“Dickensian” levels of poverty children and their families are having to endure

A survey of 1,026 members of the National Education Union (NEU) revealed some shocking information about the level of poverty in UK schools.

53% of respondents believe there are children or young people in their school who will go hungry over Christmas

74% of respondents who said this was an issue believe that up to 20% of children or young people in their school will experience holiday hunger over Christmas.

16% believe that between 20% and 30% of their children will experience hunger over this period.

46% say that holiday hunger has got worse compared to three years ago and only 2% said it had got better.

63% of respondents say that more families are unable to afford adequate shoes or clothing this winter compared to three years ago.

46% of teachers believe that, compared with three years ago, there are more housing issues (poor quality, insecure, overcrowded or temporary accommodation) impacting upon the education of children and young people.

Commenting on the poll, Dr Mary Bousted, Joint General Secretary of the NEU, said: “This is a Dickensian picture of the poverty that far too many children and their families are having to endure. The government is out of touch with the distressing new reality of children’s daily lives: with what it means to live without enough money for basics, such as food, shoes and adequate clothing.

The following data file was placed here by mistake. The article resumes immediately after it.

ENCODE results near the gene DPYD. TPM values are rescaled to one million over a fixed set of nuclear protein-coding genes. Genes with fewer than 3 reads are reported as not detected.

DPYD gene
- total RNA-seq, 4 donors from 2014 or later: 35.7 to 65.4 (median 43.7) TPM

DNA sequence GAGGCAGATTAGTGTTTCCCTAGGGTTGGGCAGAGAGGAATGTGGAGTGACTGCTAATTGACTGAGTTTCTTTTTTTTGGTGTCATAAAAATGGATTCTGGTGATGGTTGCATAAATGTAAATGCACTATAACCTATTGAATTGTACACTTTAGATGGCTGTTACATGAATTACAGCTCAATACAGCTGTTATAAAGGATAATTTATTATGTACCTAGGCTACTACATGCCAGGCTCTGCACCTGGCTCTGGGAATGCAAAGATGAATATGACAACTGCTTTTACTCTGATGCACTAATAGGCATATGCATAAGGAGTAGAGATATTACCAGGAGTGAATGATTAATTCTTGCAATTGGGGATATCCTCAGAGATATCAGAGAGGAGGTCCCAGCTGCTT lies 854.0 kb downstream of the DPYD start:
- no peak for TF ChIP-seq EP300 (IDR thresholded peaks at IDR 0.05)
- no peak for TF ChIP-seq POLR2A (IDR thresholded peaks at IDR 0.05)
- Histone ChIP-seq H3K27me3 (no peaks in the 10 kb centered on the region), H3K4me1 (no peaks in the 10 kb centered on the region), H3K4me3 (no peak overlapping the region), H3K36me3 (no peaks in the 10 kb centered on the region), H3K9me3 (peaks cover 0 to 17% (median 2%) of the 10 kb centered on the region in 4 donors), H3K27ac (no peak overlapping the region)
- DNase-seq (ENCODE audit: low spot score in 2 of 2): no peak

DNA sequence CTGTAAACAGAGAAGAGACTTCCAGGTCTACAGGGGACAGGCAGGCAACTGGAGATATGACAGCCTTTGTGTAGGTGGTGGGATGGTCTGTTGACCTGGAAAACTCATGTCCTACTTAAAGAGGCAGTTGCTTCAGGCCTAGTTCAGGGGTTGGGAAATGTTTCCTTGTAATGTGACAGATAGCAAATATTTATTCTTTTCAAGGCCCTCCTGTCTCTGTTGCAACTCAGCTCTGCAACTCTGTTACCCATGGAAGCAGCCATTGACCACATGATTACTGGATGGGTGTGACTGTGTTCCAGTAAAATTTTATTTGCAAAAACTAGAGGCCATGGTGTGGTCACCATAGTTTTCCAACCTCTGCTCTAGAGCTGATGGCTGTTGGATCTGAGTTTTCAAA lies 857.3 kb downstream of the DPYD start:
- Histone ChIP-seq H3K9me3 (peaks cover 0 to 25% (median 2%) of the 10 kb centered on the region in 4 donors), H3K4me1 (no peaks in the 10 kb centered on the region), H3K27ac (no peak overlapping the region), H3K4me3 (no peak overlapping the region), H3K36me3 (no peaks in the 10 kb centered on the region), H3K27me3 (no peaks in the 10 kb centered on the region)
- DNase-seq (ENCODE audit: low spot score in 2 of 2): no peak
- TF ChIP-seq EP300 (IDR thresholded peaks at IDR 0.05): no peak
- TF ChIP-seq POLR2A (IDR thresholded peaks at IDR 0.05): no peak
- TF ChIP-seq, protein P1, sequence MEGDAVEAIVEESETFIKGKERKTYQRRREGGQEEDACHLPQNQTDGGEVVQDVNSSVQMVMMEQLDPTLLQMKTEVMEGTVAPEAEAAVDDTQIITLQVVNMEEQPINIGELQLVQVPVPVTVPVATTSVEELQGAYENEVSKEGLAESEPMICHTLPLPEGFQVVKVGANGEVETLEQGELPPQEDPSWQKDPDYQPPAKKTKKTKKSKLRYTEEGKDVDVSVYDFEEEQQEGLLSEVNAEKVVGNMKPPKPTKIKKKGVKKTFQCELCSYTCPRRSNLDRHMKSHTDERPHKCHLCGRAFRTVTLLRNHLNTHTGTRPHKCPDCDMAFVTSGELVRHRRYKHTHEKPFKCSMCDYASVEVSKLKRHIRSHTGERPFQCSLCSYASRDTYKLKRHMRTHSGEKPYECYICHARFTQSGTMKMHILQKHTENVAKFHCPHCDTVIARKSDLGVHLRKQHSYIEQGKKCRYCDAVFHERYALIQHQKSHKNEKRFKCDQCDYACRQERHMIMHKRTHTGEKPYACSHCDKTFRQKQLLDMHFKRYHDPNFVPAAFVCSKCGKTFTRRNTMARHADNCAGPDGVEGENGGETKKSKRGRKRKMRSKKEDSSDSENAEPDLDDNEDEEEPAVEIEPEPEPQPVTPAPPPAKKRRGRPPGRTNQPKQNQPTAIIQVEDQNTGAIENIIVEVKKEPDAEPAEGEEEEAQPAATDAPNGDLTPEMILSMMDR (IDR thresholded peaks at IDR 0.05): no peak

“The government has failed to recognise the human cost of its cuts to schools and other children’s services and to the social security system, and its failure to address the in-work poverty faced by 1 in 5 workers.

“The UN Envoy Philip Alston concluded in his recent report that the Government is in a state of denial about the levels of poverty in the UK.  The government must stop hiding from the facts. Children can’t escape the poverty trap without an urgent change to national policies.”

Homeless people have hotel bookings cancelled for Christmas

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